Beginning in 1982, in response to growing unemployment leading to an increasing human need, the United States Department of Agriculture (USDA) made surplus food goods available for distribution to needy citizens. The effort to feed hungry Americans began with two million pounds of cheese. The enormous quantity of goods donated, their perishability, and the great want of Los Angeles' citizens demanded an immediate distribution mechanism to deliver the federal cheese to poor neighborhoods across Los Angeles County.
Los Angeles County rose to the occasion, creating a network whose breadth and depth was equal to the task. The pilot program for managing the large quantities of donated food (which eventually included milk, flour, cornmeal, honey, butter, rice and cheese) was launched in 1983, and since then Foodnet has emerged as Los Angeles County's food distribution service. The robust network is defined by efficiency, flexibility, and un-bureaucratic organization and, as such, Foodnet challenged the community's skeptical perception of government programs.
The task of meeting the needs of Los Angeles' two million residents who live below the poverty line required the collaboration of several local actors. The State Department of Education administers the program on behalf of the State of California and the Los Angeles Country Board of Supervisors created Foodnet to establish channels of distribution among the county's private and nonprofit agencies. Approximately 1,200 food banks, churches, and other human service agencies deliver the food to those in need on a local basis. Annually, some 20,000 volunteers hand over the 36 million pounds of food to families of diverse ethnic and social backgrounds in 45 cities across Los Angeles County.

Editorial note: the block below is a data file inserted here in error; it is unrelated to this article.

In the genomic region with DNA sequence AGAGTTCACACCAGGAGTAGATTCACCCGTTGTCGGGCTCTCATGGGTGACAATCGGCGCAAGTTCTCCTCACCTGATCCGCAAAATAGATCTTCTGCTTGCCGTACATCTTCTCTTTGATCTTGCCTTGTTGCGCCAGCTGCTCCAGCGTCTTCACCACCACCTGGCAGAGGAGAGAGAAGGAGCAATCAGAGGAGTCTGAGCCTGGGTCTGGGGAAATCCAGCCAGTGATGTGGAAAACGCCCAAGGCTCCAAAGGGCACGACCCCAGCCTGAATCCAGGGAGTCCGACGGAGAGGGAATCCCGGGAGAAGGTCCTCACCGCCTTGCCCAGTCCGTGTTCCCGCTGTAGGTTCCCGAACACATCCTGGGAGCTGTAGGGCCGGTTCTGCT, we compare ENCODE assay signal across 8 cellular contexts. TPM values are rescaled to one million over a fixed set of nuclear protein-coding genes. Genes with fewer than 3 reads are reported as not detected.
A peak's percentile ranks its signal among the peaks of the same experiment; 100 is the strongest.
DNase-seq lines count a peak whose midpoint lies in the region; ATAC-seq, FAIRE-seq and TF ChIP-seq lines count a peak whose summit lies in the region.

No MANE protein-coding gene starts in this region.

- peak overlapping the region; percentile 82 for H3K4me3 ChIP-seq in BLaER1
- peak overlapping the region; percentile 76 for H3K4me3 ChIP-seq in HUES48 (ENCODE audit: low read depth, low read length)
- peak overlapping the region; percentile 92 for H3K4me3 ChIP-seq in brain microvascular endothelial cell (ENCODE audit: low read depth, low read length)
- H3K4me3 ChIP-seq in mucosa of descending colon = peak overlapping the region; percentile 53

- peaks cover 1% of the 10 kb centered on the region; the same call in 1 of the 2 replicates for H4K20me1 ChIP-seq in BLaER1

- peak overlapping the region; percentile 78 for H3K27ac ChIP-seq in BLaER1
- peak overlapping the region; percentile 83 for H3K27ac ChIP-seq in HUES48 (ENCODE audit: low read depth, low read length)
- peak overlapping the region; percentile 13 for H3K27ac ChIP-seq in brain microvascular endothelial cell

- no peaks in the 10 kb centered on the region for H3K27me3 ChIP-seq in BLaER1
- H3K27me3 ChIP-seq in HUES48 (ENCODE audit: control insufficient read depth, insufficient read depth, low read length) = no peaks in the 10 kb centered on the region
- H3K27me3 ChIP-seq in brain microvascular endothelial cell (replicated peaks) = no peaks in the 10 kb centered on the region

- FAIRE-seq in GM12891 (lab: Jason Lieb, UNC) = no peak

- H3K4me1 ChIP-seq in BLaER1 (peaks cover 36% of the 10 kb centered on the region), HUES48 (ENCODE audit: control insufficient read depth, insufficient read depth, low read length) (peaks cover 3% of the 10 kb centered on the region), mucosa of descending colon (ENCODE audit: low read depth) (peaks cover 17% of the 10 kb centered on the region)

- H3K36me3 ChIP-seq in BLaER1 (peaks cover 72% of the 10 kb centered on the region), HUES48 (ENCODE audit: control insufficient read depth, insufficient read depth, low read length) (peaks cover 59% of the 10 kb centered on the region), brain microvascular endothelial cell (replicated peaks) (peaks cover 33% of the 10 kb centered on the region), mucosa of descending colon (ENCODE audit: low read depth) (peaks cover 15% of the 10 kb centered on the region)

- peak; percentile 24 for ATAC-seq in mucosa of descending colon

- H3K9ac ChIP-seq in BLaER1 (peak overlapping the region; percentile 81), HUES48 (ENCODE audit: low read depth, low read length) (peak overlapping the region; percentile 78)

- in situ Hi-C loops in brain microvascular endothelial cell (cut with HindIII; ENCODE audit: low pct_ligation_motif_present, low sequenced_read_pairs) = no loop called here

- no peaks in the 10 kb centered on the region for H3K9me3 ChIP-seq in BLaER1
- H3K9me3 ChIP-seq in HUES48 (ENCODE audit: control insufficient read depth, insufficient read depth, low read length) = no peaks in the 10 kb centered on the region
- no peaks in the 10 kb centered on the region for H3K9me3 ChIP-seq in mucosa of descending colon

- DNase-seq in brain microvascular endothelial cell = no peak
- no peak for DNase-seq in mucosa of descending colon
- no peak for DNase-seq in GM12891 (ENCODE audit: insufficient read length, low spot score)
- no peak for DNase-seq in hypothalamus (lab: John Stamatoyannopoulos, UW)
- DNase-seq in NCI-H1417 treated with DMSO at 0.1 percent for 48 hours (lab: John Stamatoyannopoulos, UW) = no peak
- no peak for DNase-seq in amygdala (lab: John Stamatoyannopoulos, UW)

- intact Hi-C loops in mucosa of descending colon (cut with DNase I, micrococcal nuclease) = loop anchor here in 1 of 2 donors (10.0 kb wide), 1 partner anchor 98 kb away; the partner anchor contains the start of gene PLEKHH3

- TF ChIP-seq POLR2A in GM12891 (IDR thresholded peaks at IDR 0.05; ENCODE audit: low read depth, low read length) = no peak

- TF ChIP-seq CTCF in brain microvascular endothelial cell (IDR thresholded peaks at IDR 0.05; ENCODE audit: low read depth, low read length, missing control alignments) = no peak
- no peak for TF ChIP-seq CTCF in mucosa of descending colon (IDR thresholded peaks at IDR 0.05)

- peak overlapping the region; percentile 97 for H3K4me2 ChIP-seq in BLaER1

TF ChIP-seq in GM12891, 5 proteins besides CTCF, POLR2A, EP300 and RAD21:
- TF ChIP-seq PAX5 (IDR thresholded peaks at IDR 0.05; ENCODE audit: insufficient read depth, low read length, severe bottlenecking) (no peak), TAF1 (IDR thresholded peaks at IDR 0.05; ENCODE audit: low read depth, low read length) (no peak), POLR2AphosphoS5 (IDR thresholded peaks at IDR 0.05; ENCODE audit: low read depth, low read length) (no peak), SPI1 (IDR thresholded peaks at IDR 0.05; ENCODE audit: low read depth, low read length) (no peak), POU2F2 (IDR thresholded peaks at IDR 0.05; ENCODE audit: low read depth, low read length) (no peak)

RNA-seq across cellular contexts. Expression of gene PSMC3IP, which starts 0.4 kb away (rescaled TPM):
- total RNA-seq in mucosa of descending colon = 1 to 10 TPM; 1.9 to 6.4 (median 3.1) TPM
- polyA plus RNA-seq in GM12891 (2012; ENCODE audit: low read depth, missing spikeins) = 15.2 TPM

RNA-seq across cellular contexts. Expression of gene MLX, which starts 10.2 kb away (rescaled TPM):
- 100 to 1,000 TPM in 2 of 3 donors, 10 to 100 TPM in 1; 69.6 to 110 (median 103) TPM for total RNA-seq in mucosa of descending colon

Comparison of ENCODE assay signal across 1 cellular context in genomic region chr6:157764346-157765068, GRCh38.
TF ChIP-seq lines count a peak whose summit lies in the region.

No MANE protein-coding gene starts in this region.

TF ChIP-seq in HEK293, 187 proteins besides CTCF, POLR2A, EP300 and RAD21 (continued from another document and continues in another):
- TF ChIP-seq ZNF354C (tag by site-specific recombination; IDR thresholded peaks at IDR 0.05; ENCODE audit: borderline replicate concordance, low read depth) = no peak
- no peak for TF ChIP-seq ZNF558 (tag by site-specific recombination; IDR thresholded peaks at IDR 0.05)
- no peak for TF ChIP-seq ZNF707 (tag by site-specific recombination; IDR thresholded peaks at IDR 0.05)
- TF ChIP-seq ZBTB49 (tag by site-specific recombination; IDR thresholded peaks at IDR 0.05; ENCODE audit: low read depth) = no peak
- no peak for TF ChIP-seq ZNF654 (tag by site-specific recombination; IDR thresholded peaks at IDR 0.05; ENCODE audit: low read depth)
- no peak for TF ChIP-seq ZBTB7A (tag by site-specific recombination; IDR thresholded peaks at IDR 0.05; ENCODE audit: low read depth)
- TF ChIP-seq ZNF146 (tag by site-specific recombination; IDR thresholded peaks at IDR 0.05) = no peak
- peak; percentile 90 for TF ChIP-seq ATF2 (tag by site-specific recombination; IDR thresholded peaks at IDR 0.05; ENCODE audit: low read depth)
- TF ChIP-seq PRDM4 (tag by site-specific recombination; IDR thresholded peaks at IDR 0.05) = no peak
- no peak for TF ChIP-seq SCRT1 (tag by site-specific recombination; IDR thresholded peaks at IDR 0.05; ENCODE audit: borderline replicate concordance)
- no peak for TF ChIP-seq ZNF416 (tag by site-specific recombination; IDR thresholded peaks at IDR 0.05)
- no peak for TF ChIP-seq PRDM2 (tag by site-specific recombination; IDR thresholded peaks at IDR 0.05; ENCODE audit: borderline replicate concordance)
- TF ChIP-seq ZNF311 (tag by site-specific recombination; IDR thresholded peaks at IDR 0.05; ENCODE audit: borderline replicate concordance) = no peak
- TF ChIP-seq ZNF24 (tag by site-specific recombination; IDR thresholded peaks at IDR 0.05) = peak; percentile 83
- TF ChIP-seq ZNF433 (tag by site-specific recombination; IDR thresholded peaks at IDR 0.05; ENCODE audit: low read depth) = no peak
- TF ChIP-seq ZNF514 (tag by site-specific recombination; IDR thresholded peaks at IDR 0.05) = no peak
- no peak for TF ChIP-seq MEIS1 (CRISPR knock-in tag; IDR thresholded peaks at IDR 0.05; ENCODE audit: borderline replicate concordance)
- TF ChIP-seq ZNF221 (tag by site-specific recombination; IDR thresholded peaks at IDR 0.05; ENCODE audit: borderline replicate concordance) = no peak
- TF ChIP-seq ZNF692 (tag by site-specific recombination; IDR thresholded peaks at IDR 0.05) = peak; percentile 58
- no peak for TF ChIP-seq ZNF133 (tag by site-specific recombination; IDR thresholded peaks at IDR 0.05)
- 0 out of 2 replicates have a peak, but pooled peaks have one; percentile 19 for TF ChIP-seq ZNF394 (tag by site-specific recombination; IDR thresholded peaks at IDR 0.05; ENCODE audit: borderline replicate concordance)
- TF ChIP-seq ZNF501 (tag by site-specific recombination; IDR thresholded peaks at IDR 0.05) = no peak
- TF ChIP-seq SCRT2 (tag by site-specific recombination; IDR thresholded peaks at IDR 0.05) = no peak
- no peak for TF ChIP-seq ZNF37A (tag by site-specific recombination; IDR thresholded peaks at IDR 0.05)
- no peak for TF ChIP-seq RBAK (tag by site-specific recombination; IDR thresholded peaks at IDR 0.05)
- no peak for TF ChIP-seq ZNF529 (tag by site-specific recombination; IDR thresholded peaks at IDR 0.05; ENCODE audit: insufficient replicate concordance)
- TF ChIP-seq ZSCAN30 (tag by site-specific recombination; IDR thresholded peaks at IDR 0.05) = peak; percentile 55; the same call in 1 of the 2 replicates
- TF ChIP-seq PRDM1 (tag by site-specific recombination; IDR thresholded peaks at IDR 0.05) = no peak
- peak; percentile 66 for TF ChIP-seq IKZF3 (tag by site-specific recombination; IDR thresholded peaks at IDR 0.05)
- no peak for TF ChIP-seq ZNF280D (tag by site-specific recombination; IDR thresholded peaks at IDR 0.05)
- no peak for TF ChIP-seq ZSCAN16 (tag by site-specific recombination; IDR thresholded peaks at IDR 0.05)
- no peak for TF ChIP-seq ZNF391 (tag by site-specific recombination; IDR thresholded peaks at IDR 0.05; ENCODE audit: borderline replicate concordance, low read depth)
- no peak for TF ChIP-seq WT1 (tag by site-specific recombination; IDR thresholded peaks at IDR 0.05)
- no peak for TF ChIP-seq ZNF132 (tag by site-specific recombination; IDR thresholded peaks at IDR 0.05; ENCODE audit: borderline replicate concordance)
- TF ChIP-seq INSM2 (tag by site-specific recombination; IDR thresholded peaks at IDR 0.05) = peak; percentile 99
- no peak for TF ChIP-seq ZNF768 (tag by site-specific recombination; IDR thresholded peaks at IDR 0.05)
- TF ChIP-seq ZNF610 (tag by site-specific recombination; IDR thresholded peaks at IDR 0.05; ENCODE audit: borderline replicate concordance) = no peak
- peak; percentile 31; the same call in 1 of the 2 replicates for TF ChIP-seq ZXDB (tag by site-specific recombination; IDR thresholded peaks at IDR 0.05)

The immense challenge of orchestrating, coordinating, and successfully supporting low-income citizens has been met by Foodnet. The network of concerned citizens and generous agencies perform its duty without any reports of spoilage, no negative publicity or feedback from food recipients, and no jurisdiction or administration disputes among the participating actors.
Foodnet delivers cheese and other staples to the families in need, while using food distribution as a means to strengthen community organization. The local programs that work through Foodnet are not viewed as merely the mechanisms for getting the food out, but as equal, fundamental partners with state government. This interdependence and positive relationship stands out as one of Foodnet's most critical achievements.
According to USDA, Los Angeles County was the first unit of government to take full advantage of the federal surplus commodity program, to provide training for the staff who run it, and to assure eligibility compliance. The program was cited by the federal agency as a model for other jurisdictions and received two achievement awards from the National Association of Counties.